• Follow the company on Linkedin to receive updates

  • Check to see if you or anyone you know is connected to someone at the company and reach out to them

  • Find out the hiring managers name and contact them directly on Linkedin

  • Like or share company updates and highlights when relevant


Action step #3:

  • Look up local events and meetups geared towards your industry

  • Consider starting an online or offline meetup group if one doesn't exist to your needs

  • Define your networking goals

  • Meet new people, add them on Linkedin or to a spreadsheet to follow up with them in the future


How to stay organized while networking

This next one is something I was able to find a solution for thanks to online dating. When I dropped out of college, Tinder was new and so was the professional world. Each week, I was meeting so many people whether it be professionally or personally that I quickly found a way to keep my network organized.

At the time what I did was, each time I added a new contact to my phone, I had a formula that I would type into their contact description so that I would remember how we met, their details, and so I could easily find them in my phone if I couldn't remember their name.

Because not everyone in my network is on Linkedin, I needed an additional way to organize the connections I made off of the platform. So I found a more streamlined way thanks to IFTTT.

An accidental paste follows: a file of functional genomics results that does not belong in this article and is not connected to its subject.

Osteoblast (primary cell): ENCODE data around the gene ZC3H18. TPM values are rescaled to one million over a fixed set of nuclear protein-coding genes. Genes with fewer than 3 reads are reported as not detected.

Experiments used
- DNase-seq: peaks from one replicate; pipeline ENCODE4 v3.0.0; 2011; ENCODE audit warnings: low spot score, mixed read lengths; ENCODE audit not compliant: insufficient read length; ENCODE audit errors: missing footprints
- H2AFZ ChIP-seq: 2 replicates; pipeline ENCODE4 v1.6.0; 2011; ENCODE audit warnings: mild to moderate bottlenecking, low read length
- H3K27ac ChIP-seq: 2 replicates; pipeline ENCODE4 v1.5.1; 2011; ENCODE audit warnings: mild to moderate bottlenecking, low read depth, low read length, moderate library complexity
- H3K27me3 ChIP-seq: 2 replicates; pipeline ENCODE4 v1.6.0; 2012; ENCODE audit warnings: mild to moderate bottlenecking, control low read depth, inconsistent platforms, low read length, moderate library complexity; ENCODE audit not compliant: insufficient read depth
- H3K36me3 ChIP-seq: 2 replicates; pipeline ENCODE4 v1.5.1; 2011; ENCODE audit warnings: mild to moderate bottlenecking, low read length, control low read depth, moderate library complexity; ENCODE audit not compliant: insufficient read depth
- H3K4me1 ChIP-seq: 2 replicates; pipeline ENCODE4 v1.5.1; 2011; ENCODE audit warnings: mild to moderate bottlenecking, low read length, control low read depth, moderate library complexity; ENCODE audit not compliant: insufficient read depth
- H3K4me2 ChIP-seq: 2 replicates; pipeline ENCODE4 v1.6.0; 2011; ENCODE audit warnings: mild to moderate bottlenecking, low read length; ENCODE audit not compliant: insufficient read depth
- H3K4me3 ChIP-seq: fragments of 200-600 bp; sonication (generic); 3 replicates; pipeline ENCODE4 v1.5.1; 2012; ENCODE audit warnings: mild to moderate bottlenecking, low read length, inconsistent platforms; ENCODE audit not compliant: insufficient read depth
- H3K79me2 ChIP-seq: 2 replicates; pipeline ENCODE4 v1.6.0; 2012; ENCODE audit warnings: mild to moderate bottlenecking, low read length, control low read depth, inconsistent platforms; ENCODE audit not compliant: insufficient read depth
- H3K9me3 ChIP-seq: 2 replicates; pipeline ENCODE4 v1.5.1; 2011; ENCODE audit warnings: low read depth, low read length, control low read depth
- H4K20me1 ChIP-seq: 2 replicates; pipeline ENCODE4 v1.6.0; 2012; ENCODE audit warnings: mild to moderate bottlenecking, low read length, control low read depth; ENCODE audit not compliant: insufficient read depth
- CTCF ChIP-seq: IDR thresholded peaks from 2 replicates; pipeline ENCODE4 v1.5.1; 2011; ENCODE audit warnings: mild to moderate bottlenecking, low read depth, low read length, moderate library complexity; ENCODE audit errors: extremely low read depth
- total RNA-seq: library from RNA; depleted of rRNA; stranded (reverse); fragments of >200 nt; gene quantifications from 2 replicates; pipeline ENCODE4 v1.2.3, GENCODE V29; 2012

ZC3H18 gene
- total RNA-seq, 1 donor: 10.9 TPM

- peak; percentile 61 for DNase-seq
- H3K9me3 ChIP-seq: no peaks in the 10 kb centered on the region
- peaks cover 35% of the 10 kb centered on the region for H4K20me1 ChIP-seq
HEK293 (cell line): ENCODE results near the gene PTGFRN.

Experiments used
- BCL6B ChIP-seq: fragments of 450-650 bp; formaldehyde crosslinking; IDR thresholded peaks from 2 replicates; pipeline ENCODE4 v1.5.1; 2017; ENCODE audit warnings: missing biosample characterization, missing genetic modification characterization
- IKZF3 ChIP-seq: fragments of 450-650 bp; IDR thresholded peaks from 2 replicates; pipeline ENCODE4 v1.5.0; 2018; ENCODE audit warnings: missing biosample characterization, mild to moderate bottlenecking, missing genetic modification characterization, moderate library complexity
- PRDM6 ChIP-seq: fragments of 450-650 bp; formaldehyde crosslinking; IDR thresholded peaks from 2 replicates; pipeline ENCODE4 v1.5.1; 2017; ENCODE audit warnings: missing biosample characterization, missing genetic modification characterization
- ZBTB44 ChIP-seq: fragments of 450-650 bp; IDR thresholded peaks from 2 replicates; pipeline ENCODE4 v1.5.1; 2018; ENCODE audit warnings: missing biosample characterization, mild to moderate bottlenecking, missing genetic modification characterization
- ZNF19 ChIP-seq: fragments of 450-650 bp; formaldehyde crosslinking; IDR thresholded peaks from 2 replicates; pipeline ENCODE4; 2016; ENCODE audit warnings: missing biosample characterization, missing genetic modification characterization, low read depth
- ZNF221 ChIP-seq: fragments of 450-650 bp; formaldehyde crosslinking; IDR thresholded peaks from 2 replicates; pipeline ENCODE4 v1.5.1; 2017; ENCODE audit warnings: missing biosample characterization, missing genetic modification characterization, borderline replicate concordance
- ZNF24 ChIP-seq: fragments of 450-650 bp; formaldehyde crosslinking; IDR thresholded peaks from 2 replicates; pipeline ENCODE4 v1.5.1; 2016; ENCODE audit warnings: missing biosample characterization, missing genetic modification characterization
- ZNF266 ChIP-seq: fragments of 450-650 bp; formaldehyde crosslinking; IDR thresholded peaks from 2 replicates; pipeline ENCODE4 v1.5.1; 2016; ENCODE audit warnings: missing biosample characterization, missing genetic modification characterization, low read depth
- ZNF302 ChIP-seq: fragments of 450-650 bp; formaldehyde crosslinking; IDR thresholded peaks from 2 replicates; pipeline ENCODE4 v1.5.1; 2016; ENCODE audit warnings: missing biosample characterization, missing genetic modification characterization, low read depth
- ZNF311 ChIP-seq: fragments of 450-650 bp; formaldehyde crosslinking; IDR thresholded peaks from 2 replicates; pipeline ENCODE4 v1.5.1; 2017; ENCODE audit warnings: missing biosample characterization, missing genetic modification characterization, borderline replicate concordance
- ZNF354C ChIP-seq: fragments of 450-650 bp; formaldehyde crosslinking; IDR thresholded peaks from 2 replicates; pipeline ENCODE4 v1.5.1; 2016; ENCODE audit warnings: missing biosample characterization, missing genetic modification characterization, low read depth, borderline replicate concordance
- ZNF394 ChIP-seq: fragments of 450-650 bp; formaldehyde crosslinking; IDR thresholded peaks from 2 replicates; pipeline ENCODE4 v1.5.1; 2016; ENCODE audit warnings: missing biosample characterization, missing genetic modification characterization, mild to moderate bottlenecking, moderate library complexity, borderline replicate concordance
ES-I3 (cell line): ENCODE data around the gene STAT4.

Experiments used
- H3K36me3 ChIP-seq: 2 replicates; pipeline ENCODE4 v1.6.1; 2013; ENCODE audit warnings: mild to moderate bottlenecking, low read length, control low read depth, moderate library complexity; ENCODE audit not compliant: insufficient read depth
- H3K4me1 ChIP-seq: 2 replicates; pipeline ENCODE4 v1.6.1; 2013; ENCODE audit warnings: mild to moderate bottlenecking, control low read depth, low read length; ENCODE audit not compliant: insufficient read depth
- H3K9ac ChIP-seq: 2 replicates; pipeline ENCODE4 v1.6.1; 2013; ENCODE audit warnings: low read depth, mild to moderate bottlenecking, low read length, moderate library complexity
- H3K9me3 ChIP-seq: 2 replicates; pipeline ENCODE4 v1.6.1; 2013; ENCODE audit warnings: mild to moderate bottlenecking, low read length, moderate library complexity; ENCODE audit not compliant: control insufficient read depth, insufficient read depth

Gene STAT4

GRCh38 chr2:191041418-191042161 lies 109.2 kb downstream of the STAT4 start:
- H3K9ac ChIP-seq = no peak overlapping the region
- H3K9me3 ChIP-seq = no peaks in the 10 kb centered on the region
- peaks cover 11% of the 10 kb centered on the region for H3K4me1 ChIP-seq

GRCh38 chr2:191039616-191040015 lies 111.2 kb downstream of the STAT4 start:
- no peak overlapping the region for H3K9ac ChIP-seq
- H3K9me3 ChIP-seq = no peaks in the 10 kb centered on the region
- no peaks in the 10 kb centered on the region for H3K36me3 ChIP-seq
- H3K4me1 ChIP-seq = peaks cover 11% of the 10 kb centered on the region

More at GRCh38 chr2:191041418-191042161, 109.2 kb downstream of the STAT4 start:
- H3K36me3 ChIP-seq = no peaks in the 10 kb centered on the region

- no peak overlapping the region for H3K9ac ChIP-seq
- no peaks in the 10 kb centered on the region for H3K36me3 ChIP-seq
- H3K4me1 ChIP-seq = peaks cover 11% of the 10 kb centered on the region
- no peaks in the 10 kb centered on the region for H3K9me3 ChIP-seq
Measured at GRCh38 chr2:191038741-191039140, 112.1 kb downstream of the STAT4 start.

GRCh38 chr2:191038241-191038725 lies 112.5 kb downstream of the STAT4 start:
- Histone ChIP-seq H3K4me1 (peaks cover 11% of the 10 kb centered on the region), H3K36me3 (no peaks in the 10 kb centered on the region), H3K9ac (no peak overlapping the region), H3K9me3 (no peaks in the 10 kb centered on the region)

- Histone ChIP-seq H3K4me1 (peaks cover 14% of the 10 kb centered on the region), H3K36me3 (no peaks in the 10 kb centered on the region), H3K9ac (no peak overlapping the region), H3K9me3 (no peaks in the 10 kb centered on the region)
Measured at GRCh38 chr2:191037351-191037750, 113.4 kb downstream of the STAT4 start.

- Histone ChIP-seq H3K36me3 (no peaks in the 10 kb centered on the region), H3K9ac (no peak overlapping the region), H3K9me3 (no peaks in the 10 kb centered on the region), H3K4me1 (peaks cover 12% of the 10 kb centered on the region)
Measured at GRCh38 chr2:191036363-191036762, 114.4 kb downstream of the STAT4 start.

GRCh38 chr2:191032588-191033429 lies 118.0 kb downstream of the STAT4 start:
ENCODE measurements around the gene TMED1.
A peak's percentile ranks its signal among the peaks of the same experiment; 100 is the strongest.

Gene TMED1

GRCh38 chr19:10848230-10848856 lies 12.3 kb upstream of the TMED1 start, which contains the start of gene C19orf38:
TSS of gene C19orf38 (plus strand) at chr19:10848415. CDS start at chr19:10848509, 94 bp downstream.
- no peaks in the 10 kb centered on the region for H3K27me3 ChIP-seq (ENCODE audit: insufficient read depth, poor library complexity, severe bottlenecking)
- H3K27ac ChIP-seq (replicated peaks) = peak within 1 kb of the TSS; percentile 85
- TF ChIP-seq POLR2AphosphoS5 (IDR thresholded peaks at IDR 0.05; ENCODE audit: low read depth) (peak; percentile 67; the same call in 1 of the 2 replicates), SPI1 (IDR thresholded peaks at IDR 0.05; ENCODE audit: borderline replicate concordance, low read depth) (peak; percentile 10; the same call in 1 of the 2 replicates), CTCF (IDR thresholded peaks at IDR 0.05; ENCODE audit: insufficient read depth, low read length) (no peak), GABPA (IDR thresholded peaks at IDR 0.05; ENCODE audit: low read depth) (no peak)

I set up a trigger where if I added a new contact to my phone it would add that contact information to a spreadsheet, then I could take that information from that spreadsheet and say oh, I'm gonna follow up with so and so because I want to freelance for them or I want to follow up with someone because they were cool, and I just want to see what's going on in their life. Kinda like my friend earlier.


Action step #4:

  • Sign up for a free IFTTT account

  • Sift through the thousands of IFTTT recipes

  • Find an organizational trigger that works best for your lifestyle


How to nurture your network in a genuine way

Once you've become acquainted with Linkedin and your networking of choice, it's time to nurture your network.

I personally never network with people I'm not genuinely interested in talking to again. So I find it easy to reach out and catch up with people in my network, which also makes it easier when I'm interested in a favor or introduction.


Action step #5:

  • Opt to never send copy and pasted canned messages via email or inMail

  • Opt not to use canned networking emails you found online

  • Follow up with your network via email, inMail, or social media

  • Don't save networking for when you need a favor

I personally never need a reason to reach out to my network. If I remember a friend mentioning they were looking for a new job at a certain company or in a certain field, I'll send over a few links to job postings I came across that day or offer to introduce them to someone in my network.

I think of it as a way to say hey, I was thinking about you and remember what we talked about, here's a resource.


Action step #6:

  • Figure out your networking and nurturing strategy

  • Reach out to three people in your network to catch up

  • Add one new person on Linkedin and introduce yourself in your invitation

As always, if you like this advice, I share my best tips on negotiating your salary, finding a job you love, growing your network and working remotely in my Workforce Survival Guide

Alrighty, I know that was a dense one, but I hope you found it helpful. How do you grow your network? Comment below!

CareerDestiny Lalane